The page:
Ivan Kouznetsoff, a Russian engineer, recounts during World War II his stay in England prior to the war working on a new propeller for ice-breaking ships. Naïve about British people and ... See full summary »
Stanley Windrush has to interrupt his university education when he is called up towards the end of the war. He quickly proves himself not to be officer material. This leads him to meets up ... See full summary »
An egocentric artillery captain and his venomous wife engage in savage unremitting battles in their isolated island fortress of the coast of Sweden at the turn of the century. Alice, a ... See full summary »
Pluto, having seen the earth, comes back home amazed at the success of that well-known dance, the "cake-walk." He has brought back with him two noted well-known dancers, who start their ... See full summary »
Now old, ill, poor, and largely forgotten, William Freise-Greene was once very different. As young and handsome William Green he changed his name to include his first wife's so that it sounded more impressive for the photographic portrait work he was so good at. But he was also an inventor and his search for a way to project moving pictures became an obsession that ultimately changed the life of all those he loved. Written by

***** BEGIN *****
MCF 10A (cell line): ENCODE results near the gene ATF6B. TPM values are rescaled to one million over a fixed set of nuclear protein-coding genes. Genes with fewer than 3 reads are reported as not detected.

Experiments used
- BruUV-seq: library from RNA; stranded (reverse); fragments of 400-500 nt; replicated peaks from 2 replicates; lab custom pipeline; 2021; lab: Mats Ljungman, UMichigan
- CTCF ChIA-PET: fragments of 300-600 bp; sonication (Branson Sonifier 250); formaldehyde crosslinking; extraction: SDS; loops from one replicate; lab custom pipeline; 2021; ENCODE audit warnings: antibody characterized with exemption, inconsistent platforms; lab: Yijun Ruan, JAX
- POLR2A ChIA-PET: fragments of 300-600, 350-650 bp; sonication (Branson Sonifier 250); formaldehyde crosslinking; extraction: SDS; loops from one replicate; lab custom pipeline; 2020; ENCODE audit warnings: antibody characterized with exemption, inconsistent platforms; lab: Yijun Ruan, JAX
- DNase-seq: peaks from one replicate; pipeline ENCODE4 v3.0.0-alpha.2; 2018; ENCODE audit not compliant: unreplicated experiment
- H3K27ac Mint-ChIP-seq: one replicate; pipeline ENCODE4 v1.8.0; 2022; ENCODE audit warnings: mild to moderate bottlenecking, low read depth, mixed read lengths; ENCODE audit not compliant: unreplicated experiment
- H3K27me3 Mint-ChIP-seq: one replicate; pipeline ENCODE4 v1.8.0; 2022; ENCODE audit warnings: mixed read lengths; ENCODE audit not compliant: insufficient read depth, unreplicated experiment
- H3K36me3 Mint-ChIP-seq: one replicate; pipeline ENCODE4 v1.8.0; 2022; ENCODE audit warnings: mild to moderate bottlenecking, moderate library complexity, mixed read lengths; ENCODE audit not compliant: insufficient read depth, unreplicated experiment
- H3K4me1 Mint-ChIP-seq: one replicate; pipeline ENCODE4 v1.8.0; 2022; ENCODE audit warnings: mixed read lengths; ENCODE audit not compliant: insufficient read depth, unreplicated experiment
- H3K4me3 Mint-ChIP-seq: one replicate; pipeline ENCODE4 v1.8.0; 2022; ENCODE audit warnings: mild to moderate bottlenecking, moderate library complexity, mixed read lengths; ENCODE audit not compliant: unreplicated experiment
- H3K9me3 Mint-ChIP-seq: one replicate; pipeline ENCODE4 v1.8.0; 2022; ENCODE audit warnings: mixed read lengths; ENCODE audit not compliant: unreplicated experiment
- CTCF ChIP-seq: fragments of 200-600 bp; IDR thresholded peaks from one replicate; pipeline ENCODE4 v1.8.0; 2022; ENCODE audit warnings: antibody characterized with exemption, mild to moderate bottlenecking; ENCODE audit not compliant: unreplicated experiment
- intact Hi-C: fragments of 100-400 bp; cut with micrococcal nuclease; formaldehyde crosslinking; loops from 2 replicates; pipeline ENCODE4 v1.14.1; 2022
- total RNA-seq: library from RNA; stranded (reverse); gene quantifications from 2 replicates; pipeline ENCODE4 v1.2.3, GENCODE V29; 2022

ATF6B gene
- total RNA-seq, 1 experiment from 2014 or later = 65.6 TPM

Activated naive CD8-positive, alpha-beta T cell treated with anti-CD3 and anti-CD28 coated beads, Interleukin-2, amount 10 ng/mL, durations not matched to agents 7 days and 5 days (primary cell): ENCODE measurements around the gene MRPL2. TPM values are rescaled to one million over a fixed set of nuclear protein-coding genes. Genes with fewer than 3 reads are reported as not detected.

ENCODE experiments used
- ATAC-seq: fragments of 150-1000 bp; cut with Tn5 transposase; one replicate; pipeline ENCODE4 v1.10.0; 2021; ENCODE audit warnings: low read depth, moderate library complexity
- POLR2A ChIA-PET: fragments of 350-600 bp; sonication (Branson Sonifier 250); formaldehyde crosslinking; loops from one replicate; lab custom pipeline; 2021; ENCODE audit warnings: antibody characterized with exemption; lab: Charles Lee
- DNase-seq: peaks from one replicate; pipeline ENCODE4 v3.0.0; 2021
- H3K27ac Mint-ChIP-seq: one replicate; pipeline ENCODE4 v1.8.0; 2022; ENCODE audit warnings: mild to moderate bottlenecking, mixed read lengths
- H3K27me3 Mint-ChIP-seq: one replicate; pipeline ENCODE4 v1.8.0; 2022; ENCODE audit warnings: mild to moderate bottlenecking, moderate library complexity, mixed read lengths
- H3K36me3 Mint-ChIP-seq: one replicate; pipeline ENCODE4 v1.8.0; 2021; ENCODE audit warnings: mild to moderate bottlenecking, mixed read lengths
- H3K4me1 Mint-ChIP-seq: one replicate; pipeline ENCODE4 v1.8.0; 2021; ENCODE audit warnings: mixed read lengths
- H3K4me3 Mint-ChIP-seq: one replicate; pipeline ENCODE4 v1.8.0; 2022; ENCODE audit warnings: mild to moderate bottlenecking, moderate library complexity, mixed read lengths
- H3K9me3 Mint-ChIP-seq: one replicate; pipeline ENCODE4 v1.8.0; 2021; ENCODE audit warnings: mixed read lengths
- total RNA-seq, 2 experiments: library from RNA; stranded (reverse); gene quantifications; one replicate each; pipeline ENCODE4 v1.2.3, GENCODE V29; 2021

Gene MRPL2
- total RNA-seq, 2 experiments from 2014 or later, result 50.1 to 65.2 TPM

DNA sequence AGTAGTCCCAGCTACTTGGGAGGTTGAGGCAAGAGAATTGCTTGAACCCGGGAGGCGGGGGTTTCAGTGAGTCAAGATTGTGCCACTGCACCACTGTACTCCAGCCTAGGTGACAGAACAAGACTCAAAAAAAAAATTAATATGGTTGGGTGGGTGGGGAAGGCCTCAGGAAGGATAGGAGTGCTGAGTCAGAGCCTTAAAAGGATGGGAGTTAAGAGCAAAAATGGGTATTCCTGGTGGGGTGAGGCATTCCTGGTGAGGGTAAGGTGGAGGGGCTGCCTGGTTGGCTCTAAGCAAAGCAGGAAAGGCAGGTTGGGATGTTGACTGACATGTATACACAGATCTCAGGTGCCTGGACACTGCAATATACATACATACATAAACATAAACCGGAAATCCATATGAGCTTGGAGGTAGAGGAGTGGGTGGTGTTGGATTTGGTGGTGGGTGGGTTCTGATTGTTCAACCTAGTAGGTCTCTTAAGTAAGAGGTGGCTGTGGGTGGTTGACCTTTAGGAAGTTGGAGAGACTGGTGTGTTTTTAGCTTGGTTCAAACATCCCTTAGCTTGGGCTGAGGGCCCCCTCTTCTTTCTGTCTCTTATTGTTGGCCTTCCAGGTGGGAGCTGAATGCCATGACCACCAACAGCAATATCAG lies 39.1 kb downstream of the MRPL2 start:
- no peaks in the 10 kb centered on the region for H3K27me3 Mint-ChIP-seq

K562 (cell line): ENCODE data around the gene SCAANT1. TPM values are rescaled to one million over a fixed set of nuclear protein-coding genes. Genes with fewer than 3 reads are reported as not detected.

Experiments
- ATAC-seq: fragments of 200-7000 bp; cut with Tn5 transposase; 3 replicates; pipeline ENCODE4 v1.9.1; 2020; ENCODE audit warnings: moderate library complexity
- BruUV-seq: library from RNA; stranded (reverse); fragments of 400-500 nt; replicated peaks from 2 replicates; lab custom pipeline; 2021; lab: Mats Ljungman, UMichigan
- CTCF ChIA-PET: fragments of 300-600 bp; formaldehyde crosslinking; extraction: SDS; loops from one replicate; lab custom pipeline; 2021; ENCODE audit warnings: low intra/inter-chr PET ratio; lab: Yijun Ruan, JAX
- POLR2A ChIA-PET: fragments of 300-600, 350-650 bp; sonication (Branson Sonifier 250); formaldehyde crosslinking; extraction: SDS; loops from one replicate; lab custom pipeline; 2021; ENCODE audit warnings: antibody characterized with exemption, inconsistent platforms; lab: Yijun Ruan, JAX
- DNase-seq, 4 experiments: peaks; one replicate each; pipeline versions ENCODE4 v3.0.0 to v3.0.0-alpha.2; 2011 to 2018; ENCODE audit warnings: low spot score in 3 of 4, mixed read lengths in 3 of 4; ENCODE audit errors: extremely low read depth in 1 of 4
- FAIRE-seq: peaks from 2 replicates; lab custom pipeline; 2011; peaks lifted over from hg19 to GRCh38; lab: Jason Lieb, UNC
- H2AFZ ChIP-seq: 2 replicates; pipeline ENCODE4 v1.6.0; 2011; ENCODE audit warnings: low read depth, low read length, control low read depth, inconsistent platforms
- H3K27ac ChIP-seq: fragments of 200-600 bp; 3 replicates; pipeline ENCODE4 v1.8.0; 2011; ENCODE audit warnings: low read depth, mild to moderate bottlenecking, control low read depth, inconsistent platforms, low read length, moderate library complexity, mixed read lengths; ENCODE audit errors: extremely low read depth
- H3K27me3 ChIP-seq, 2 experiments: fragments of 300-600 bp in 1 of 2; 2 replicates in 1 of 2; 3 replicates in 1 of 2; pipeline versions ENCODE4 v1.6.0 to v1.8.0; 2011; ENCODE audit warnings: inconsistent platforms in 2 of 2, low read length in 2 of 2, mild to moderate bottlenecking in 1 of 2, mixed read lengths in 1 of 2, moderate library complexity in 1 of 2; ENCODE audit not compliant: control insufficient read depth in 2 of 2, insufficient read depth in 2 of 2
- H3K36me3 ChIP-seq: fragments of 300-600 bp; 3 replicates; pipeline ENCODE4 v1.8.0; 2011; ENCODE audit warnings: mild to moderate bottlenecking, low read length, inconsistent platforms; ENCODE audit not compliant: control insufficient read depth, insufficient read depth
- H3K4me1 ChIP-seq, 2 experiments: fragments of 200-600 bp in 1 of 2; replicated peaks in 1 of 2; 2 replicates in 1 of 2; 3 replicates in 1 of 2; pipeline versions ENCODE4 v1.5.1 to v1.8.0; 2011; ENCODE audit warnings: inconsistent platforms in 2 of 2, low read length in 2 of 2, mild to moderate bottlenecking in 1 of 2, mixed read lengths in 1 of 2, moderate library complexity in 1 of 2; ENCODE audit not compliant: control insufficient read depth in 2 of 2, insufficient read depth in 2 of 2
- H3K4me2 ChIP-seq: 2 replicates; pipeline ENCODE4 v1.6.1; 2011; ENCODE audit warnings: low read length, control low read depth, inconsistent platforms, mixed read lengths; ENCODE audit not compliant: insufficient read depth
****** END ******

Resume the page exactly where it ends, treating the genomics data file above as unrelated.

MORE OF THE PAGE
Jeremy Perkins <firstname.lastname@example.org>
In an AFI poll actor Jack Lemmon named "The Magic Box" as his favorite film. See more »
In 1915 when Green's three eldest sons join the army, the landlord's agent mentions that the Spanish influenza is going around. In actuality the Spanish influenza did not begin until 1918. See more »
The original thinker - the innovator - mustn't mind seeming a little foolish to his contemporaries. He must always look to his star... In the end, he may still fail. That's unimportant. If he is true to himself, he won't be too unhappy or embittered, even in failure, and will still speak for what is good.
See more »
Opening credits prologue: WILLIAM FRIESE-GREENE 1855 1921 followed by the year 1921 See more »
A stunning biography of William Friese-Greene, the UK inventor who made important contributions towards the creation of the motion picture, then saw greatness pass him by. Brilliantly written by Eric Ambler, and with beautiful color photog by Jack Cardiff (working in the 3-strip Technicolor process that we see Friese-Greene working towards in the picture!). Robert Donat's performance in the lead is among his best screen work. As this was made on the occasion of Britain's 1951 "Festival of Lights", virtually every British actor of note at the time appears in the picture---but pay particularl attention for Laurence Olivier, as a London "bobby" who is the first to see Friese-Greene's "pictures that move", and for the film's closing line, delivered by Dennis Price.
9 of 10 people found this review helpful.
Was this review helpful to you?